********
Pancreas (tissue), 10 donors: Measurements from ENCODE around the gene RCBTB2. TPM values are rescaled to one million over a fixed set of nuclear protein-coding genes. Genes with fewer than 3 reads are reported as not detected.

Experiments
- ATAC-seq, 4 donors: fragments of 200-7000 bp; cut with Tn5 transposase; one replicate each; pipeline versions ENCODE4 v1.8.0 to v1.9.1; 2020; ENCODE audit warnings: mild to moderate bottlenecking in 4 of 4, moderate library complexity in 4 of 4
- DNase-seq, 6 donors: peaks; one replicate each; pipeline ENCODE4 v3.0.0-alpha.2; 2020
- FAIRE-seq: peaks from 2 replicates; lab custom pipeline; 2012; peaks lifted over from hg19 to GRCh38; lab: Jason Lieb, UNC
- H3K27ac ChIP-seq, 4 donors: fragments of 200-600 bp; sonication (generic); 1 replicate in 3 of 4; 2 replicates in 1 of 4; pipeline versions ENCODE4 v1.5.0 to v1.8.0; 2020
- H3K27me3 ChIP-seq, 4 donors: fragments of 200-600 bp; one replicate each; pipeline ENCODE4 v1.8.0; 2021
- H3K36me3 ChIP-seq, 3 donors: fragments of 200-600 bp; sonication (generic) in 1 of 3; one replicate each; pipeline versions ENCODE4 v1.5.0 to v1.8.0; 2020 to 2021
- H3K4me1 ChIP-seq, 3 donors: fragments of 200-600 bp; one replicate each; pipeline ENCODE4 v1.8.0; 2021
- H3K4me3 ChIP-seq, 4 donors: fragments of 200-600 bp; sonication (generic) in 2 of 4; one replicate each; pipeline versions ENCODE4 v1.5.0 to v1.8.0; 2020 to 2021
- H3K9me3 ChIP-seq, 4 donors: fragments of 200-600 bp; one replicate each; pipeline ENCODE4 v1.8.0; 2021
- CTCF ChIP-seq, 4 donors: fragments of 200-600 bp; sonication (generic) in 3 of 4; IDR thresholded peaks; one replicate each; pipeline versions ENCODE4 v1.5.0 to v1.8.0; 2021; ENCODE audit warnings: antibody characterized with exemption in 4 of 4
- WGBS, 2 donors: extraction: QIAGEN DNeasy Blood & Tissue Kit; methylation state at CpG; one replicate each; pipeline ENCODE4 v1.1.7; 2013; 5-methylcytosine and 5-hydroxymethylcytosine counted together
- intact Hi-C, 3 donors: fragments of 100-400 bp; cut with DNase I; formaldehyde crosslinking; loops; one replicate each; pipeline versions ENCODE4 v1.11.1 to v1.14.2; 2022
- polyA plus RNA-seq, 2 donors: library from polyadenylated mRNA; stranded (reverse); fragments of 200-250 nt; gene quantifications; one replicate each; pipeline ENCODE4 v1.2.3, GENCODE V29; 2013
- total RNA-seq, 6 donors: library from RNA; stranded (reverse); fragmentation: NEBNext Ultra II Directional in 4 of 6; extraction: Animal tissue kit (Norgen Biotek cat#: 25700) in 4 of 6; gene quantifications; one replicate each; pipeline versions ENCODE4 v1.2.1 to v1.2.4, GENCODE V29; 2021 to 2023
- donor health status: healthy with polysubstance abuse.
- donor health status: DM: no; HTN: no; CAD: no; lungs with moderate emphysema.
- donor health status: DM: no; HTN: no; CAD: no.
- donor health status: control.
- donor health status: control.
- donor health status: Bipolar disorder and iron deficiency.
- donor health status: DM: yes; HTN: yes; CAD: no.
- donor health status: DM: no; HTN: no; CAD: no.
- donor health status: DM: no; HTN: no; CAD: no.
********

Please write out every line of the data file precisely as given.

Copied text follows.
Pancreas (tissue), 10 donors: Measurements from ENCODE around the gene RCBTB2. TPM values are rescaled to one million over a fixed set of nuclear protein-coding genes. Genes with fewer than 3 reads are reported as not detected.

Experiments
- ATAC-seq, 4 donors: fragments of 200-7000 bp; cut with Tn5 transposase; one replicate each; pipeline versions ENCODE4 v1.8.0 to v1.9.1; 2020; ENCODE audit warnings: mild to moderate bottlenecking in 4 of 4, moderate library complexity in 4 of 4
- DNase-seq, 6 donors: peaks; one replicate each; pipeline ENCODE4 v3.0.0-alpha.2; 2020
- FAIRE-seq: peaks from 2 replicates; lab custom pipeline; 2012; peaks lifted over from hg19 to GRCh38; lab: Jason Lieb, UNC
- H3K27ac ChIP-seq, 4 donors: fragments of 200-600 bp; sonication (generic); 1 replicate in 3 of 4; 2 replicates in 1 of 4; pipeline versions ENCODE4 v1.5.0 to v1.8.0; 2020
- H3K27me3 ChIP-seq, 4 donors: fragments of 200-600 bp; one replicate each; pipeline ENCODE4 v1.8.0; 2021
- H3K36me3 ChIP-seq, 3 donors: fragments of 200-600 bp; sonication (generic) in 1 of 3; one replicate each; pipeline versions ENCODE4 v1.5.0 to v1.8.0; 2020 to 2021
- H3K4me1 ChIP-seq, 3 donors: fragments of 200-600 bp; one replicate each; pipeline ENCODE4 v1.8.0; 2021
- H3K4me3 ChIP-seq, 4 donors: fragments of 200-600 bp; sonication (generic) in 2 of 4; one replicate each; pipeline versions ENCODE4 v1.5.0 to v1.8.0; 2020 to 2021
- H3K9me3 ChIP-seq, 4 donors: fragments of 200-600 bp; one replicate each; pipeline ENCODE4 v1.8.0; 2021
- CTCF ChIP-seq, 4 donors: fragments of 200-600 bp; sonication (generic) in 3 of 4; IDR thresholded peaks; one replicate each; pipeline versions ENCODE4 v1.5.0 to v1.8.0; 2021; ENCODE audit warnings: antibody characterized with exemption in 4 of 4
- WGBS, 2 donors: extraction: QIAGEN DNeasy Blood & Tissue Kit; methylation state at CpG; one replicate each; pipeline ENCODE4 v1.1.7; 2013; 5-methylcytosine and 5-hydroxymethylcytosine counted together
- intact Hi-C, 3 donors: fragments of 100-400 bp; cut with DNase I; formaldehyde crosslinking; loops; one replicate each; pipeline versions ENCODE4 v1.11.1 to v1.14.2; 2022
- polyA plus RNA-seq, 2 donors: library from polyadenylated mRNA; stranded (reverse); fragments of 200-250 nt; gene quantifications; one replicate each; pipeline ENCODE4 v1.2.3, GENCODE V29; 2013
- total RNA-seq, 6 donors: library from RNA; stranded (reverse); fragmentation: NEBNext Ultra II Directional in 4 of 6; extraction: Animal tissue kit (Norgen Biotek cat#: 25700) in 4 of 6; gene quantifications; one replicate each; pipeline versions ENCODE4 v1.2.1 to v1.2.4, GENCODE V29; 2021 to 2023
- donor health status: healthy with polysubstance abuse.
- donor health status: DM: no; HTN: no; CAD: no; lungs with moderate emphysema.
- donor health status: DM: no; HTN: no; CAD: no.
- donor health status: control.
- donor health status: control.
- donor health status: Bipolar disorder and iron deficiency.
- donor health status: DM: yes; HTN: yes; CAD: no.
- donor health status: DM: no; HTN: no; CAD: no.
- donor health status: DM: no; HTN: no; CAD: no.